At the Vineyard Playhouse on a recent Tuesday morning, white vans from an assortment of Island construction companies parked along Church street and in the tiny lot nearby. A stack of lumber sat outside the side door of the building. Inside, work boots thudded on the pine floor and a buzz saw whirred. And upstairs, light streamed through tall windows in a spacious second-story room, which on June 21 will feature the world premiere of the Whaleship Essex, marking the completion of the historic building’s restoration.

When the lights go up in June it will be the culmination of a massive collaborative effort to honor the history of the building while ensuring that it’s equipped for the twenty-first century and beyond.

Box office tambour windows roll open using a pulley system. — Ivy Ashe

The playhouse building is listed in the National Register of Historic Places and has stood on Church street since it was originally built in 1833. It has had many incarnations since then, including its first life as a Methodist meetinghouse. It has also been a town meeting hall and a Masonic lodge. It became home base for the Vineyard Playhouse in 1982.

“We wanted to get this building in shape so that it’s around for generations to come, for the next 200 years,” playhouse executive director MJ Bruder Munafo said.

Restoration efforts began in 2010, with the launch of a capital campaign called A Time to Act. The $5 million campaign features three phases, the first of which was the expansion, renovation and preservation of the Church street building. This phase was budgeted at $2.2 million but project costs are approximately $2.5 million, and the capital campaign is ongoing, with fundraisers planned for later this month and throughout the summer.

The second phase of the plan will be to secure actor housing. The third phase will be to create a central space for storing and building sets.

“This wouldn’t have happened without a whole community of people,” Ms. Munafo said.

Main theatre features exposed beams and restored wooden trim. — Ivy Ashe

The project was led by James Glavin of Deca Construction. With the broad infrastructure completed, Mr. Glavin is tapping into Island resources to complete detail work, from wooden trim to tiling.

“We’ve pulling from a variety of carpentry specialties,” project foreman Ed McCormick said on Tuesday.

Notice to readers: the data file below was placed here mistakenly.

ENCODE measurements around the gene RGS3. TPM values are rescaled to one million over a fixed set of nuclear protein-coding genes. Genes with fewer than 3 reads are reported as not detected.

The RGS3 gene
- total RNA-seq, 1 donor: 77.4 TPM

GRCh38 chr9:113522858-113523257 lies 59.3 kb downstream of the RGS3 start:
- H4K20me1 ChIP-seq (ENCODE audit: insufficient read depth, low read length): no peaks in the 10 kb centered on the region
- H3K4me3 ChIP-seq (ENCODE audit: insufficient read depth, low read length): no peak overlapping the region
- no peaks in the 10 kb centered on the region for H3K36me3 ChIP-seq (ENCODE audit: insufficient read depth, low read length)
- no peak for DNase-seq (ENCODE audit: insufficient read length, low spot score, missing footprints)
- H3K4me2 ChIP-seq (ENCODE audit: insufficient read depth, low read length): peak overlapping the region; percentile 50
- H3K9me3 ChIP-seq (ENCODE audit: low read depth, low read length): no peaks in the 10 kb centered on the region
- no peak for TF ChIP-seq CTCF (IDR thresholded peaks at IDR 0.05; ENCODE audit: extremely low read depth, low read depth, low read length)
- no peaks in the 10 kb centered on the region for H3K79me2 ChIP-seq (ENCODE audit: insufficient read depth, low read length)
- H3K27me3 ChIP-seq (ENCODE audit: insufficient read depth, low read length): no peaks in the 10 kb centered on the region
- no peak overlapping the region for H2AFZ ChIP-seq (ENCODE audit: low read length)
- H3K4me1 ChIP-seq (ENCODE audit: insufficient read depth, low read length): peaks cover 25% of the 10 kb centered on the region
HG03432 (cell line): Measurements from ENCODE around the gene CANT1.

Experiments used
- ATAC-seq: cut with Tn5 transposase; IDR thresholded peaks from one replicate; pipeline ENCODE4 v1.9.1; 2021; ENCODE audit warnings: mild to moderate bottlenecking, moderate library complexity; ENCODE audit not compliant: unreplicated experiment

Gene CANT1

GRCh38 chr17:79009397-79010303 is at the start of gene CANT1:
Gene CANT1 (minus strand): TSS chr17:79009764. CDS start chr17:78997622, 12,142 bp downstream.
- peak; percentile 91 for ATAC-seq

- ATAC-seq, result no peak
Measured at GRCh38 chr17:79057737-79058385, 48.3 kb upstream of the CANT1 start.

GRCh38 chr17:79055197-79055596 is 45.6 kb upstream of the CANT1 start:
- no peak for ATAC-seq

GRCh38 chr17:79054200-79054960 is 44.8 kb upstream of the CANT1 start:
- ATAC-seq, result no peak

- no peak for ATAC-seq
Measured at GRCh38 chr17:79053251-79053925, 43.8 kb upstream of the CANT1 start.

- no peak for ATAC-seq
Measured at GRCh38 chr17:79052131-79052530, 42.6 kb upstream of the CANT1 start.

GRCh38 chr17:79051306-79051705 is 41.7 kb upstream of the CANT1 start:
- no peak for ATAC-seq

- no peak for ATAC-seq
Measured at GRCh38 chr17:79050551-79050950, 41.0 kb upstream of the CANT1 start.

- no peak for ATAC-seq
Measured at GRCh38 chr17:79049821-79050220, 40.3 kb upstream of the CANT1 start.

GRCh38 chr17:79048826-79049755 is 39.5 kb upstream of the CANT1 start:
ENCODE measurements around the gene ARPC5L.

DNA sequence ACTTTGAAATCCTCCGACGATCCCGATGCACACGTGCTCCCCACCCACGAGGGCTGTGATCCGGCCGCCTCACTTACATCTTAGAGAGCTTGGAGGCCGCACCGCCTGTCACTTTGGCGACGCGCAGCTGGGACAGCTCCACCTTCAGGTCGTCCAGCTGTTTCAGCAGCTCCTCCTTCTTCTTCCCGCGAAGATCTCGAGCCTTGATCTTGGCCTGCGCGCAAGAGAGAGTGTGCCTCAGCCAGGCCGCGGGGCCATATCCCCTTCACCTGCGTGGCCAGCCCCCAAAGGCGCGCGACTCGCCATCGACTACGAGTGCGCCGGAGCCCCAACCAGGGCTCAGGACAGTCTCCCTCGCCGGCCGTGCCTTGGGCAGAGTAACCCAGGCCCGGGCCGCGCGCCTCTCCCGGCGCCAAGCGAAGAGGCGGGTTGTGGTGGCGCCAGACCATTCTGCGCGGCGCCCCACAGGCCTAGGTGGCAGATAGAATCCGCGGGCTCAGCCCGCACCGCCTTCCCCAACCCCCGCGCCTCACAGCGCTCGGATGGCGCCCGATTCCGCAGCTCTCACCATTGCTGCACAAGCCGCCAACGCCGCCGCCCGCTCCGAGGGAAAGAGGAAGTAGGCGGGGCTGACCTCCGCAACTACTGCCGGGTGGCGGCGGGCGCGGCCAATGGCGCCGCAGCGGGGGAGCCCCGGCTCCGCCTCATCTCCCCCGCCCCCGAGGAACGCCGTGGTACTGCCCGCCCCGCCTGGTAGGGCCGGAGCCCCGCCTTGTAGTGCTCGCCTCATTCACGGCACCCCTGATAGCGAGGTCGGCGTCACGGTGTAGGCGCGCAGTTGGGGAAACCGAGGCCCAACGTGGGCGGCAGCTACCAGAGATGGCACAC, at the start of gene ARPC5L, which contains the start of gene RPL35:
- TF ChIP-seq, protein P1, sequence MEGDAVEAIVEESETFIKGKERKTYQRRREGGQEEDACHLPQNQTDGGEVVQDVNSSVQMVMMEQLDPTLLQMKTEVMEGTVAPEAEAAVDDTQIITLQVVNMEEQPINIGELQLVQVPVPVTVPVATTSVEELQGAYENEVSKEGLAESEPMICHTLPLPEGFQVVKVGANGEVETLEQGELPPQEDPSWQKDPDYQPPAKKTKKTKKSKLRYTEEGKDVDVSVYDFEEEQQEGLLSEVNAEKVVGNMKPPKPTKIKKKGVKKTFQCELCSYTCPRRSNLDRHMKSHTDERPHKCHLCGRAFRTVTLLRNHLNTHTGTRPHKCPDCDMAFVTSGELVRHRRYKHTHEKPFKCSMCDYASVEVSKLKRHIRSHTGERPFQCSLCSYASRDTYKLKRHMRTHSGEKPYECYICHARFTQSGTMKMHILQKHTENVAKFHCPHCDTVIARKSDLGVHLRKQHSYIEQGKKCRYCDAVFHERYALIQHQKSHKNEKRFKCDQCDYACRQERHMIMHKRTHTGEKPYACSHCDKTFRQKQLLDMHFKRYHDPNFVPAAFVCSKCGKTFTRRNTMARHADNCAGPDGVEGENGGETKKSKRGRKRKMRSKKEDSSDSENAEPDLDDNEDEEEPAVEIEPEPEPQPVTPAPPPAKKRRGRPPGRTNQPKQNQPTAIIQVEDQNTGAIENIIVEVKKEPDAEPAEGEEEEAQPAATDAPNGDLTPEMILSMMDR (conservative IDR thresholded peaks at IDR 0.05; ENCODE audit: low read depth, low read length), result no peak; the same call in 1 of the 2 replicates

Some building elements, such as the massive trusses in the theatre space and its three-inch-thick wooden floor, are holdovers from the original structure and were left intact. Others, such as the intricate penrose rhomb pattern of tile in the bathrooms (laid by Chris Buehler) and the wooden arch beneath the control room (constructed by boat builder Rick Brown), were wholly new visions. Still others are recycling efforts. The intricate tambour windows of the box office that roll open employ a pulley system from an old set of Playhouse doors. The windows were engineered by Mr. Glavin’s daughter Celeste, and built by Ms. Munafo’s husband, Paul. Robbie McGregor of Vineyard Haven has also provided carpentry detailing, as has Mr. McCormick.

“The detail in certain areas of the theatre is quite remarkable,” Ms. Munafo said, referring to the wainscotting made of reclaimed cypress trees. The old-growth trees are from Georgia, and date to the approximate era of the original playhouse. The story goes that back then the logs were transported by river after being felled, and the densest ones sank to the bottom, only to be recovered centuries later.

Exterior of building had to maintain historic features, including window designs. — Ivy Ashe

“All of the best wood,” noted Mr. McCormick.

“I learn something new every time I come in here,” Ms. Munafo said.

Reclaiming efforts took place on-site as well. Heavy pine doors from the old lobby space were trimmed down and moved upstairs, where they are now the entry points to the theatre.

Mr. Glavin’s careful preservation efforts go hand-in-hand with making sure that the playhouse is equipped with fully up-to-date audiovisual equipment and technology. The original trusses in the theatre are juxtaposed with steel beams, painted black, that will eventually hold a lighting and rigging system.

“The superstructure of the building is supporting a lot of it,” Mr. McCormick said of the future system.

But even a superstructure needs a little help. The board of directors is holding a spring fundraiser on April 27. Call 508-693-6450 or visit to get involved and to check out the full summer schedule.